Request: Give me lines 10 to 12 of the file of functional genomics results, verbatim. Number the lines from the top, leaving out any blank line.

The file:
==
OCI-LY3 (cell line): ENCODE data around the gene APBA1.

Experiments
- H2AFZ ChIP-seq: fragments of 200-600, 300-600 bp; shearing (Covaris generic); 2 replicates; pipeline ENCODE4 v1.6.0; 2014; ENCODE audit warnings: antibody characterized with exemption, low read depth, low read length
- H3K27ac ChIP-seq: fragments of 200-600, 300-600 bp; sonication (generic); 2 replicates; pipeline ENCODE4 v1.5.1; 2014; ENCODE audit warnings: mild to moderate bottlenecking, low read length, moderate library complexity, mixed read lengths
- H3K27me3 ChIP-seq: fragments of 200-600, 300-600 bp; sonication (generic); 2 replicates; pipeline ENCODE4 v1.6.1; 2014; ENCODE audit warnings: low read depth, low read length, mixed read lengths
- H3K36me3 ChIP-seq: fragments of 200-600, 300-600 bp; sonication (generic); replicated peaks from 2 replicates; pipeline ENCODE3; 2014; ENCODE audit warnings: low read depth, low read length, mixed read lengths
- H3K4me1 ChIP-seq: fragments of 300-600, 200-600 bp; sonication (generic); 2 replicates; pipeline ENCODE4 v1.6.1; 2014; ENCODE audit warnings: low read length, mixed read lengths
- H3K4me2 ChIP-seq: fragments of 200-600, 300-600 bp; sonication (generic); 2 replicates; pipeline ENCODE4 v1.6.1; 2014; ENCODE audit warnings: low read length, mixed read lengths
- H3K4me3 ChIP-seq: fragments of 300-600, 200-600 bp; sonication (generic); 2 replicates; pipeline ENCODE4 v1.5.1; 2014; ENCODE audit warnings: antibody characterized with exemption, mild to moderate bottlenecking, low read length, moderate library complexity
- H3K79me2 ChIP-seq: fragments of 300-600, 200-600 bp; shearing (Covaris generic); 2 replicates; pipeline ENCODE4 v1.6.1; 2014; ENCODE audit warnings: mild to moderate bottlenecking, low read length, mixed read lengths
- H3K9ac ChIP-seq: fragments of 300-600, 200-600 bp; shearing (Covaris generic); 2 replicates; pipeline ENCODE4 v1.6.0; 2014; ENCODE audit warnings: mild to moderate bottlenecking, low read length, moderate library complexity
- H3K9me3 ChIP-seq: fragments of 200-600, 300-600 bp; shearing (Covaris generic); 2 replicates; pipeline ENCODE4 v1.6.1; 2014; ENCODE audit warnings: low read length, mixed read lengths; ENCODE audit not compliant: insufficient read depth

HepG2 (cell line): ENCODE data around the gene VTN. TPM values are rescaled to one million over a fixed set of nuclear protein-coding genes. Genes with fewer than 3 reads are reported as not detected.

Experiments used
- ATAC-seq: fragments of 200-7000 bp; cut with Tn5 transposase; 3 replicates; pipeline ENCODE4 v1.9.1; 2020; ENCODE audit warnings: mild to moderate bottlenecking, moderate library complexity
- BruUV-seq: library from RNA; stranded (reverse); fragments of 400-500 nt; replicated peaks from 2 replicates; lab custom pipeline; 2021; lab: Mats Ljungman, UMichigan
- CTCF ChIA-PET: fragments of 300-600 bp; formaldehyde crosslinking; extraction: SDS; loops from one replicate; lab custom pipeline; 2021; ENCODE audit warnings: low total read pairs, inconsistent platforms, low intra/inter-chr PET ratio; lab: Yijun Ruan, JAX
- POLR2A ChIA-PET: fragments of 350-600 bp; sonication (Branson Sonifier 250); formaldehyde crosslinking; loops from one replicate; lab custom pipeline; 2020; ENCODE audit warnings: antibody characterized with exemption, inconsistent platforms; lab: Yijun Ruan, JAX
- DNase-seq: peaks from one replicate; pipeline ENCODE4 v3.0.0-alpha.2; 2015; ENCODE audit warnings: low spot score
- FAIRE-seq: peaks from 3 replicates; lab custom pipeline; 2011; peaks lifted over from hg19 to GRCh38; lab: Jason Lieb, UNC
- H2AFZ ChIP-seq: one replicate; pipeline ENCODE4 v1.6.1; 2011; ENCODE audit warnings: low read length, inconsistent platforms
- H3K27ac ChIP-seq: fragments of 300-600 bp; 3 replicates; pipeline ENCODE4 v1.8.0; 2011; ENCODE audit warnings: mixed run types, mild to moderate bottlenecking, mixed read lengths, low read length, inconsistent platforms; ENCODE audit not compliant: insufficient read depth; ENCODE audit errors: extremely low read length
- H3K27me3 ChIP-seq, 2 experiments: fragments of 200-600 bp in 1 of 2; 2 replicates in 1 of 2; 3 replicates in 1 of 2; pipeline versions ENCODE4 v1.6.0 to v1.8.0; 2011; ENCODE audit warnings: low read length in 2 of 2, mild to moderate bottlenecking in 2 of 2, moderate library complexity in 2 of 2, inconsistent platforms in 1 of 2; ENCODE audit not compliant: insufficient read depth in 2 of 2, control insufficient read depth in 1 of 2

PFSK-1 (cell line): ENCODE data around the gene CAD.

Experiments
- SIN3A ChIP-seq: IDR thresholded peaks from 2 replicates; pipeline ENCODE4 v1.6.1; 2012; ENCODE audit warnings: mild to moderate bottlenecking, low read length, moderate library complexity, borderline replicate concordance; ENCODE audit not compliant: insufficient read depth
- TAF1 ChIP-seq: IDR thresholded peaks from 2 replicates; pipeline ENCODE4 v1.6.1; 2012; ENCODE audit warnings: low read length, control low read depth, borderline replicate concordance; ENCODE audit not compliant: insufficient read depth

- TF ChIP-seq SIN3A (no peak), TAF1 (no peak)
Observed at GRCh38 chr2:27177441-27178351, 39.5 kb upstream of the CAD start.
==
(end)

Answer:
- H3K79me2 ChIP-seq: fragments of 300-600, 200-600 bp; shearing (Covaris generic); 2 replicates; pipeline ENCODE4 v1.6.1; 2014; ENCODE audit warnings: mild to moderate bottlenecking, low read length, mixed read lengths
- H3K9ac ChIP-seq: fragments of 300-600, 200-600 bp; shearing (Covaris generic); 2 replicates; pipeline ENCODE4 v1.6.0; 2014; ENCODE audit warnings: mild to moderate bottlenecking, low read length, moderate library complexity
- H3K9me3 ChIP-seq: fragments of 200-600, 300-600 bp; shearing (Covaris generic); 2 replicates; pipeline ENCODE4 v1.6.1; 2014; ENCODE audit warnings: low read length, mixed read lengths; ENCODE audit not compliant: insufficient read depth